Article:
The English usage of nor might throw you off. In Logic, A nor B means ~(a OR b) = ~a AND ~b. This might seem a bit counterintuitive.
So, N > ~(R OR S)
Via De Morgan's law:
N > ~R AND ~S
Contrapositive:
~(~R AND ~S) > ~N
R OR S > ~N
Edit: I think you had it as N > ~R or ~S, which is wrong. N > ~R AND ~S is correct.
https://secure.wikimedia.org/wikipedia/ ... ogical_NOR

 Posts: 33
 Joined: Fri Jun 10, 2011 5:29 pm
Re: Logic question
KevinP wrote:If N is reduced, neither R nor S is reduced.
The English usage of nor might throw you off. In Logic, A nor B means ~(a OR b) = ~a AND ~b. This might seem a bit counterintuitive.
So, N > ~(R OR S)
Via De Morgan's law:
N > ~R AND ~S
Contrapositive:
~(~R AND ~S) > ~N
R OR S > ~N
Thanks, Kevin! So, just to be clear, "Neither A nor B" translates as ~(a or b); whereas, "Not A or not B" translates as ~A or ~B. In other words, the use of the word "nor" always indicates the negative of the parenthetically enclosed disjunctive. Do the LSAT questions always use this format?
 KevinP
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 Joined: Sat Sep 26, 2009 8:56 pm
Re: Logic question
kovacs wrote:Thanks, Kevin! So, just to be clear, "Neither A nor B" translates as ~(a or b); whereas, "Not A or not B" translates as ~A or ~B. In other words, the use of the word "nor" always indicates the negative of the parenthetically enclosed disjunctive. Do the LSAT questions always use this format?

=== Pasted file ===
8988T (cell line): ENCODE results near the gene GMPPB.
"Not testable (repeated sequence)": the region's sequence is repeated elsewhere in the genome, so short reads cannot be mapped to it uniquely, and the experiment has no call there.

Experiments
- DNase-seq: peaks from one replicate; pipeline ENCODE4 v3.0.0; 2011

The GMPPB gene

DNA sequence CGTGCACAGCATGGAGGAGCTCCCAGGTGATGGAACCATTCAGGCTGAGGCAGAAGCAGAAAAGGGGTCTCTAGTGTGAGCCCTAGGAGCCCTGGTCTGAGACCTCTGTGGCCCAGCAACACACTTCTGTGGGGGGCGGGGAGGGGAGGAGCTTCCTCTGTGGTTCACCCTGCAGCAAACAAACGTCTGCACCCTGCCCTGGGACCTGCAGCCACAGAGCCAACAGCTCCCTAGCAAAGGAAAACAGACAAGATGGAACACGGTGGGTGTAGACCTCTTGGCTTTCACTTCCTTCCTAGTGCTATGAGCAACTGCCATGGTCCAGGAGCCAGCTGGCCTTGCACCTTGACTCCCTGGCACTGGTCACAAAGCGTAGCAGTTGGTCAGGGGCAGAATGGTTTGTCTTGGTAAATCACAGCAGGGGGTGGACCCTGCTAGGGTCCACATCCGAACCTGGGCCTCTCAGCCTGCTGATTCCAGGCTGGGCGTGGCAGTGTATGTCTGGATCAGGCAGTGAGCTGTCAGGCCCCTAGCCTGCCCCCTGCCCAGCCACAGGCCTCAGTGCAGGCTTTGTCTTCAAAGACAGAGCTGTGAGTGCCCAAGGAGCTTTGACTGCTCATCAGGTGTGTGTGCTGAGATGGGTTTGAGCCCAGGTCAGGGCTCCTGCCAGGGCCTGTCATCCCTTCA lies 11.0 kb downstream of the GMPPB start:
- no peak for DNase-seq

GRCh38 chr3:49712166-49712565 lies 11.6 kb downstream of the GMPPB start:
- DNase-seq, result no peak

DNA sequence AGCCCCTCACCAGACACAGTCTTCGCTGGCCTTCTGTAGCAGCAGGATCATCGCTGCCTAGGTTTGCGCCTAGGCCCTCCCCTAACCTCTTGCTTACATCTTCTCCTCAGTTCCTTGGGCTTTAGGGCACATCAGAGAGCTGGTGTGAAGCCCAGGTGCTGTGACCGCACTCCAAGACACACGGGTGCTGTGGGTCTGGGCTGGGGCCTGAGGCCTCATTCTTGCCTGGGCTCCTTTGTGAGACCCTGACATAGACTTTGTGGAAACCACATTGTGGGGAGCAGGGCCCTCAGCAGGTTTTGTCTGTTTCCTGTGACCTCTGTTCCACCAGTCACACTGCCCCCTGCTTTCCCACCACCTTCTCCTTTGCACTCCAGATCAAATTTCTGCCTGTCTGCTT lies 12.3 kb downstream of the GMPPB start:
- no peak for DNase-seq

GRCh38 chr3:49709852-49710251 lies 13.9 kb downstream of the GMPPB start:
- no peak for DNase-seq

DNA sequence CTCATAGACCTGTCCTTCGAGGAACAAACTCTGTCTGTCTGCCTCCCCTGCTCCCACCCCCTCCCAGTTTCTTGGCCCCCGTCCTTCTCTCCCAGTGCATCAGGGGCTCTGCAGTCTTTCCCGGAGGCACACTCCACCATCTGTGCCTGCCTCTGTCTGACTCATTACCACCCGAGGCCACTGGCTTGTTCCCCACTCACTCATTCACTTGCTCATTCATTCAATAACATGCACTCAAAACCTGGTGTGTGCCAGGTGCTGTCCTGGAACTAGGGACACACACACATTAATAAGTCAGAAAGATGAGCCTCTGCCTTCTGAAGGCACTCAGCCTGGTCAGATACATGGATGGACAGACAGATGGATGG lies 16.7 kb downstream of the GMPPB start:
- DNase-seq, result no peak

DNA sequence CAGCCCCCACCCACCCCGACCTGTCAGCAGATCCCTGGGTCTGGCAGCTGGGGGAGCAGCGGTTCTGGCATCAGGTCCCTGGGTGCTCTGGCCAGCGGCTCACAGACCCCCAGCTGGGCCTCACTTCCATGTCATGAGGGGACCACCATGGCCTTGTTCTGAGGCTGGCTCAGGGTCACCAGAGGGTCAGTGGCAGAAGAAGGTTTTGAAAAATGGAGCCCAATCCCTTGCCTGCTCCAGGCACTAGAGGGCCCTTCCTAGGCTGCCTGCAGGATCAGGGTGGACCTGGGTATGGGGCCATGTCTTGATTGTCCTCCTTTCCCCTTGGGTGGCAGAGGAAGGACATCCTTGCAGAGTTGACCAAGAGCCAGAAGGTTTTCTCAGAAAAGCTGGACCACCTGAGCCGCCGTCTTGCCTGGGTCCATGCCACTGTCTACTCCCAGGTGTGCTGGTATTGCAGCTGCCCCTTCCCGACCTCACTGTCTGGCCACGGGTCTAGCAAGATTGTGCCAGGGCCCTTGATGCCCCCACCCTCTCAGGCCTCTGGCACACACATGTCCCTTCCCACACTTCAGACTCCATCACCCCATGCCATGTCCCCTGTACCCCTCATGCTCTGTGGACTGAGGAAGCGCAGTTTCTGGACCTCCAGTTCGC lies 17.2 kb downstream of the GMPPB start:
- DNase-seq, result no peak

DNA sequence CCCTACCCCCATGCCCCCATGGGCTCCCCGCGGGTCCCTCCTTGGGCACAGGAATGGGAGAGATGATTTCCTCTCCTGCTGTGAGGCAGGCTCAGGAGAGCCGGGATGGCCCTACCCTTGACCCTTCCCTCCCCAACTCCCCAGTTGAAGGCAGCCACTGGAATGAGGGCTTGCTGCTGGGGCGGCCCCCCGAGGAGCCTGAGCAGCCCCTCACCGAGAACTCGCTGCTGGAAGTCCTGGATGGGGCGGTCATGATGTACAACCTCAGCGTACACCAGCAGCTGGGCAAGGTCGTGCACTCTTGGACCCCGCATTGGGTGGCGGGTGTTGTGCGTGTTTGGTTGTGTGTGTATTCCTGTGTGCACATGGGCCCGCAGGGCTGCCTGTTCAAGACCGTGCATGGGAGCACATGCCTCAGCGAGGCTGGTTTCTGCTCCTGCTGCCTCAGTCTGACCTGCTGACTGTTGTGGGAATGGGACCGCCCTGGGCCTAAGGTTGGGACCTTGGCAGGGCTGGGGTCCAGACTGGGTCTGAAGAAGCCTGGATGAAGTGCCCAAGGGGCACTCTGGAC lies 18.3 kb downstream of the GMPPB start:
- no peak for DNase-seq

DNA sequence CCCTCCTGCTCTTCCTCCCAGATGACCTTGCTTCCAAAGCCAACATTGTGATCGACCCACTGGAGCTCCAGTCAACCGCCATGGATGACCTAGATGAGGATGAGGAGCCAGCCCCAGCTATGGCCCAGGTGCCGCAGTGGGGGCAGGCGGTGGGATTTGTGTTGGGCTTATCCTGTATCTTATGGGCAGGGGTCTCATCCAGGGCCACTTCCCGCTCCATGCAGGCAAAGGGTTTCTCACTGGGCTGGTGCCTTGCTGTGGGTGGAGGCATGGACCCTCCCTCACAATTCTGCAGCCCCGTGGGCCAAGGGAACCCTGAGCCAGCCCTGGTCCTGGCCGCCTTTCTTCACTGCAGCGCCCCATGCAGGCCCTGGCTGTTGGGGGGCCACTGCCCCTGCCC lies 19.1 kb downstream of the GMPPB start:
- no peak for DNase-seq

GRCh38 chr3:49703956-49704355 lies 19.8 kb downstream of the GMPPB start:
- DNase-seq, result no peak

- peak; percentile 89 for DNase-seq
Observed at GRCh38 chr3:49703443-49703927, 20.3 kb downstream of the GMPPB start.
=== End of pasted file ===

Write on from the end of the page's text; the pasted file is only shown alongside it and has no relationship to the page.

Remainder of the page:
Yes. NOT A or NOT B = ~A or ~B. And yes, NOR always indicates that ~(a OR b) = ~a AND ~b. In logic, words such as AND, OR, NOR etc. have very specific definitions and LSAC always adheres to them.
However, I do find myself going WTF sometimes if LSAC words thing really weirdly. They'll still use the precise definition of logical terms, it's just they'll add unnecessary words to try and confuse me.
Edit, if this helps:
If N is reduced, neither R nor S is reduced: N > ~R AND ~S
If N is reduced, either R or S is not reduced: N > ~R OR ~S

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Re: Logic question
Thanks so much, Kevin! This'll save me from getting at least 5 wrong questions! Now I know better.

 Posts: 33
 Joined: Fri Jun 10, 2011 5:29 pm
Re: Logic question
Just to be clear, just as "nor" is a trigger for a ~(A or B) statement, does "neither" trigger the same logical format as nor?

 Posts: 1545
 Joined: Wed Sep 16, 2009 12:01 am
Re: Logic question
kovacs wrote:Just to be clear, just as "nor" is a trigger for a ~(A or B) statement, does "neither" trigger the same logical format as nor?
Yes. Given that "neither" is hard to use without using "nor" right after, this is sort of redundant, but yes, in case someone says something like "neither of them."

 Posts: 33
 Joined: Fri Jun 10, 2011 5:29 pm
Re: Logic question
tomwatts wrote:kovacs wrote:Just to be clear, just as "nor" is a trigger for a ~(A or B) statement, does "neither" trigger the same logical format as nor?
Yes. Given that "neither" is hard to use without using "nor" right after, this is sort of redundant, but yes, in case someone says something like "neither of them."
Thanks!